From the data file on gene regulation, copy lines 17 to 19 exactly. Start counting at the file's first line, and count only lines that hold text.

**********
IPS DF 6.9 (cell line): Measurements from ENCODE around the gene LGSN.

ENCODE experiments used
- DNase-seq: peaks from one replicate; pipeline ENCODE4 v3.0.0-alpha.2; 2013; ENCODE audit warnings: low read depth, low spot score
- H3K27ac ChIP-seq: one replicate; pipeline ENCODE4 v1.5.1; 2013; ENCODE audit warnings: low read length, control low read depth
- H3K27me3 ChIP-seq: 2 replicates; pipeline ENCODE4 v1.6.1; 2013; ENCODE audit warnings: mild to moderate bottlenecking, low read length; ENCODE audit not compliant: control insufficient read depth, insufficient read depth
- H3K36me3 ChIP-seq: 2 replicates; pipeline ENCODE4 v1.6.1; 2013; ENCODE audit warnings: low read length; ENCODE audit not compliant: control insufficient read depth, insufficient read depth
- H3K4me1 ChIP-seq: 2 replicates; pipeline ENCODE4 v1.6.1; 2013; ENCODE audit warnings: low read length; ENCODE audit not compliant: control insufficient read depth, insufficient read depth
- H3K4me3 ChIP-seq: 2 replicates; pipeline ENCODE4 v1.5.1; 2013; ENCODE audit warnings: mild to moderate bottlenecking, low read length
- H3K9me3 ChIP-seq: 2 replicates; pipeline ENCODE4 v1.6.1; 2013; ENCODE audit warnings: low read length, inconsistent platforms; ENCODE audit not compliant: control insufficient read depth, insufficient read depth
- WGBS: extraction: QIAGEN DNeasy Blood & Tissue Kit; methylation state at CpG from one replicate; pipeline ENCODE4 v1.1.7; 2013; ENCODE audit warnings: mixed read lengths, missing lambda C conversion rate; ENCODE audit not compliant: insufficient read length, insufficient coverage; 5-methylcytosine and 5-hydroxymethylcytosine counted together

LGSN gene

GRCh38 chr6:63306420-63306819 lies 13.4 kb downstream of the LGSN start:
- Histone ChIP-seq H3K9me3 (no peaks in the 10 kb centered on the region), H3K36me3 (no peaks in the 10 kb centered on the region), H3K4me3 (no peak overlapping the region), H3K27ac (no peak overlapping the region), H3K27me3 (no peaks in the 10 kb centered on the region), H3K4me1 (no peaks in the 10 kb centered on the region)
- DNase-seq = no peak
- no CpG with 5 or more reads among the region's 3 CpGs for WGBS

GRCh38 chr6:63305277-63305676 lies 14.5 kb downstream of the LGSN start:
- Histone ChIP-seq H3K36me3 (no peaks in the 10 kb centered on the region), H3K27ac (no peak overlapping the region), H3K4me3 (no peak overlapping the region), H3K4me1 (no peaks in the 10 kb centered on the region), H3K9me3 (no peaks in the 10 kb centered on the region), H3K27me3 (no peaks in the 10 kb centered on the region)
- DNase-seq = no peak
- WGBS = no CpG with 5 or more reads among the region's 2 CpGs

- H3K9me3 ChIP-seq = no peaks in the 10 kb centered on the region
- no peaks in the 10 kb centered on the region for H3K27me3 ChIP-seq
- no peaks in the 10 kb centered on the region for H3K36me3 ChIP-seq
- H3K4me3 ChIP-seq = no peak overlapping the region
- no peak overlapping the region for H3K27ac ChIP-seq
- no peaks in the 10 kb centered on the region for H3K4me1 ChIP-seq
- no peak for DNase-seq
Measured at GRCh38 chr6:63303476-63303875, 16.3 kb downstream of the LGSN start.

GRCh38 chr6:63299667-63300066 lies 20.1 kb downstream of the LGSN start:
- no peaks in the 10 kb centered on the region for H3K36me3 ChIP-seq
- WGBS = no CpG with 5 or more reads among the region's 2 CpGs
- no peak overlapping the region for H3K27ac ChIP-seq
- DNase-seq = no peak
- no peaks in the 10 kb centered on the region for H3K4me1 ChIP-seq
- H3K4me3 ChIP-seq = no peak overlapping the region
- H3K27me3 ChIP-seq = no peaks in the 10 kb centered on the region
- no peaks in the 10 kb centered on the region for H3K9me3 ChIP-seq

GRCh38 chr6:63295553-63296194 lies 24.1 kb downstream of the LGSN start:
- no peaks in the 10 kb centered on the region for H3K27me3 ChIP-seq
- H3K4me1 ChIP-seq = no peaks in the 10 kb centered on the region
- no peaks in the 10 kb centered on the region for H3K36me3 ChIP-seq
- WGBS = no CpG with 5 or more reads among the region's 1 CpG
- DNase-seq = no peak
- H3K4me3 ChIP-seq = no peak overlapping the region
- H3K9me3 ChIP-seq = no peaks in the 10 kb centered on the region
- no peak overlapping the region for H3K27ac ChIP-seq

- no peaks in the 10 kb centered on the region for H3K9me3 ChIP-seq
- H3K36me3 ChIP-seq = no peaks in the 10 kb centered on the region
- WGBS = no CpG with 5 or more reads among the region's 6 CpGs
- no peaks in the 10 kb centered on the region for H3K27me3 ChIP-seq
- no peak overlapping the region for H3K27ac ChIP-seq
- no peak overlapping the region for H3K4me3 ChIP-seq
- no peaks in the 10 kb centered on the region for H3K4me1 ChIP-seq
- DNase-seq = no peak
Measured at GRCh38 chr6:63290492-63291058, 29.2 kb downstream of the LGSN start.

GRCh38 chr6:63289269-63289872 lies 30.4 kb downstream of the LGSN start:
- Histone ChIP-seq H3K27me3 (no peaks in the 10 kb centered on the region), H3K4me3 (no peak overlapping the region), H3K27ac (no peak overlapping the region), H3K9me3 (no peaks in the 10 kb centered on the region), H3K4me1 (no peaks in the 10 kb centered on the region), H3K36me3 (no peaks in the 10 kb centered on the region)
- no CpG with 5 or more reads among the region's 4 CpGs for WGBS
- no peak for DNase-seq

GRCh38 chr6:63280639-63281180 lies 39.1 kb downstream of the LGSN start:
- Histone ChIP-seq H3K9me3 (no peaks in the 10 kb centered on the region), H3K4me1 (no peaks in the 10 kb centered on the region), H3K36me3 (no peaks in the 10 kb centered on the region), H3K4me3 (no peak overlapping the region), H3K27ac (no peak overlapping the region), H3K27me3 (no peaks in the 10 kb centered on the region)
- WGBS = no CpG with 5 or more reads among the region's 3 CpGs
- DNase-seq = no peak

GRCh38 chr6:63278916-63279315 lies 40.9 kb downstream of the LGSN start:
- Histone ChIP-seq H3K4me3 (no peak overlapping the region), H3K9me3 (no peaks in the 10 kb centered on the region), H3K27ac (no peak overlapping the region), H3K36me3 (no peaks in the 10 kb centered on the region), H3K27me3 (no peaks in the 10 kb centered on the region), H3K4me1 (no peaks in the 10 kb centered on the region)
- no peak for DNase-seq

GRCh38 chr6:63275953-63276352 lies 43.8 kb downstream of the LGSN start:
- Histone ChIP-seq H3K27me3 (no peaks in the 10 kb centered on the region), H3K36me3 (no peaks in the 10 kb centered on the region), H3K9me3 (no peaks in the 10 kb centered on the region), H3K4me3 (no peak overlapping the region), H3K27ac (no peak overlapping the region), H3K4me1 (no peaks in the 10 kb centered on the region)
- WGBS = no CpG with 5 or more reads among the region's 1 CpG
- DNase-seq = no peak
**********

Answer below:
- Histone ChIP-seq H3K36me3 (no peaks in the 10 kb centered on the region), H3K27ac (no peak overlapping the region), H3K4me3 (no peak overlapping the region), H3K4me1 (no peaks in the 10 kb centered on the region), H3K9me3 (no peaks in the 10 kb centered on the region), H3K27me3 (no peaks in the 10 kb centered on the region)
- DNase-seq = no peak
- WGBS = no CpG with 5 or more reads among the region's 2 CpGs